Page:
At the top of the climb I found what I had been seeking. My mountain road was engulfed by autumn’s golden light. I was riding into the daydream I had been visualizing for weeks as I toiled away at my profession. The colors were beginning to peak. The aspens shimmered in gold as a light breeze caressed the mountainsides. The vibrant red and orange scrub oak provided a stark contrast against the cobalt blue sky. Clicking shutter after shutter, I struggled to capture nature’s beauty, knowing that my processed photos would pale in comparison to what I was currently witnessing.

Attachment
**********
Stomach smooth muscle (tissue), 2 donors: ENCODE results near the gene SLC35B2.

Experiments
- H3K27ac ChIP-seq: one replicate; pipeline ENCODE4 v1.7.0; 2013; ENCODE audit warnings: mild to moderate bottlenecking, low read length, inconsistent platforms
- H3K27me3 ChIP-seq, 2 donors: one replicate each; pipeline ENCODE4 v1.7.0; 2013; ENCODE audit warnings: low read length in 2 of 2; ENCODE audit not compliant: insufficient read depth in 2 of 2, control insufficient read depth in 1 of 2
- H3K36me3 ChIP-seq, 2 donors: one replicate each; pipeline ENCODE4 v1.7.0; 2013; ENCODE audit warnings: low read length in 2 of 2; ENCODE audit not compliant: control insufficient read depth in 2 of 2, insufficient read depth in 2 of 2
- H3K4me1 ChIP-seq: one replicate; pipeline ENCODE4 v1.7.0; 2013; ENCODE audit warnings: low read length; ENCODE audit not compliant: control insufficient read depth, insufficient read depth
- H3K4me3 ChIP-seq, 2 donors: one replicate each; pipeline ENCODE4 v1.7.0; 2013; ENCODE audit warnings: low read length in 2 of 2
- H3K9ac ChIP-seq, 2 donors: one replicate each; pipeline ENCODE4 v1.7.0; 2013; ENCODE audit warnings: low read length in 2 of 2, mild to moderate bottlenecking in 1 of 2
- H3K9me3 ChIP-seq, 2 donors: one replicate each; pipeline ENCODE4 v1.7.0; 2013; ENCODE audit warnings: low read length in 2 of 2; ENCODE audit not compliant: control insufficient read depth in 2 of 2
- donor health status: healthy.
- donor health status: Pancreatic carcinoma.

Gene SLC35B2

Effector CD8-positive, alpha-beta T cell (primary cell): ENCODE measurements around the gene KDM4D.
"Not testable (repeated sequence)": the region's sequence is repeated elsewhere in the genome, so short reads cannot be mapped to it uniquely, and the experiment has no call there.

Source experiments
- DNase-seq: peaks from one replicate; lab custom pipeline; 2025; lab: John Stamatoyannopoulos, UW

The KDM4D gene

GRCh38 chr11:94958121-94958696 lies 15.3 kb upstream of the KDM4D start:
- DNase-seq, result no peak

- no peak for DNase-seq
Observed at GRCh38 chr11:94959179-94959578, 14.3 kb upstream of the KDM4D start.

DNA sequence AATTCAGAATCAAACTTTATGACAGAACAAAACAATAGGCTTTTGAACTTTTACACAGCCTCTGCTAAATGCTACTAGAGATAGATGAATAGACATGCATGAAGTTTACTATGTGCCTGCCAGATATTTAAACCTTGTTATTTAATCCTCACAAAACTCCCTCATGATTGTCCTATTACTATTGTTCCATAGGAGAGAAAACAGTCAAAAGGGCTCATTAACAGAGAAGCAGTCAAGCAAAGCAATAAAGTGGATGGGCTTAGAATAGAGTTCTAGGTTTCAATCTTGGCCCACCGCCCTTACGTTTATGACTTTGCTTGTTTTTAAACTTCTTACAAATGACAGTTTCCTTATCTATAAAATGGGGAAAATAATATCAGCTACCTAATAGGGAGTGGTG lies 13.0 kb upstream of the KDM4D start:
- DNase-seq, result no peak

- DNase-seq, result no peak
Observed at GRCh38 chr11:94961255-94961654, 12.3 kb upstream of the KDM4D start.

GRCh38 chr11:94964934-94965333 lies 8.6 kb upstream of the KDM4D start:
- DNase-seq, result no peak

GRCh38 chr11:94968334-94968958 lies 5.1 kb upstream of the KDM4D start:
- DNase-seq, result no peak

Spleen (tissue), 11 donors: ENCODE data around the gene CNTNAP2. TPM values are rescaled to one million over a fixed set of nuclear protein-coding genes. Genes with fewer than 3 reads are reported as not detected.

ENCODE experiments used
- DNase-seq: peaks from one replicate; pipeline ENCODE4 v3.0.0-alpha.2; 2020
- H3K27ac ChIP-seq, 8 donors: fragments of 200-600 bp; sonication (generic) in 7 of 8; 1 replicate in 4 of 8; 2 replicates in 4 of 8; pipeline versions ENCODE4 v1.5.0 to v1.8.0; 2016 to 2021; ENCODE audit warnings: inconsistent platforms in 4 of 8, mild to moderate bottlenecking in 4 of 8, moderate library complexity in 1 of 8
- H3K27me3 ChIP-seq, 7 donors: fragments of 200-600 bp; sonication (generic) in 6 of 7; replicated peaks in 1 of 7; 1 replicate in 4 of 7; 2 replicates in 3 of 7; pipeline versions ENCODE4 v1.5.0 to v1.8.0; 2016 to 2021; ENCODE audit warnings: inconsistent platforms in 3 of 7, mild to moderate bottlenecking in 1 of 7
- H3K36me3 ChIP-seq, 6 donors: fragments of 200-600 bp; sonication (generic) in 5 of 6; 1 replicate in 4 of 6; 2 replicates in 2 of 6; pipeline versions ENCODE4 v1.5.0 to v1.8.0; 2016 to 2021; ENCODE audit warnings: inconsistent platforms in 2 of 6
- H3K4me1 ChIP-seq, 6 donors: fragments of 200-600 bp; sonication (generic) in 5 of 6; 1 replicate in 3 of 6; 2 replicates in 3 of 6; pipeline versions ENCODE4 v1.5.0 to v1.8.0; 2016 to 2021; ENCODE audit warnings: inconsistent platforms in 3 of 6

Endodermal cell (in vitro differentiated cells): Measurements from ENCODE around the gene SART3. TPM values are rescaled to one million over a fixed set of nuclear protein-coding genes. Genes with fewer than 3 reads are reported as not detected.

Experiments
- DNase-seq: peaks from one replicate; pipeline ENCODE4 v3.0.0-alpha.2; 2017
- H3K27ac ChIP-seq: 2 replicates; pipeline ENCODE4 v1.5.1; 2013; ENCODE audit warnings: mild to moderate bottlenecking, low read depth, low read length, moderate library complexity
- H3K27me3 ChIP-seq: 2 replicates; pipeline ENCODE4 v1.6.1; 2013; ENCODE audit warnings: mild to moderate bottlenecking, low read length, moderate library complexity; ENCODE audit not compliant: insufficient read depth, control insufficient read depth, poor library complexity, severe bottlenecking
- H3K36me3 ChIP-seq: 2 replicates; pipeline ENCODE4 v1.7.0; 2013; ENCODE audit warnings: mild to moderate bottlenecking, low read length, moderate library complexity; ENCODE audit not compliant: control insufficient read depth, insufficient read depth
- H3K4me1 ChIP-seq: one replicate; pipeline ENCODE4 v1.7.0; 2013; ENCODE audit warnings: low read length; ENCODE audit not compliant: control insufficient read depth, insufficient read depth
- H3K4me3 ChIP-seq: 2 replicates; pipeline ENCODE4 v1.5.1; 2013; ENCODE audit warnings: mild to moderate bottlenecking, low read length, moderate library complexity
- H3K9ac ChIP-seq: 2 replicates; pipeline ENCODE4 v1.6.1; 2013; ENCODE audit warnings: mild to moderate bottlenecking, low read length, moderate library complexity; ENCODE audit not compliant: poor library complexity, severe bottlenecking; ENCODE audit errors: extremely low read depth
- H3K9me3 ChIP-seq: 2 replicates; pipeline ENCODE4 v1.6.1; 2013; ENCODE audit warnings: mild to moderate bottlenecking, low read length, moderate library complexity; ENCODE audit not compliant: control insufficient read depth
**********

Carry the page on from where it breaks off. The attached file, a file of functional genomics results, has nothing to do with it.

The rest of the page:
My camp was in a high mountain meadow overlooking the expanse of the Southern San Juan mountains. As the last rays of the day faded into the western horizon and the surrounding colors were extinguished for the night, the lone bugle of an elk echoed across the dark sky. He too seemed to mourn the ever-shortening days. If only for a few more rays of light to be able to absorb more of fall’s beauty. But such is the way of the changing seasons. With the plunge into darkness, the temperature began to drop. It was time to retreat into the embrace of my down tomb. With consciousness fading, I discerned the faint hoot of an owl awakening for the evening hunt. Good luck Mr. Owl. It won’t be long before these mountains will be dormant under a blanket of white. Old man winter is coming.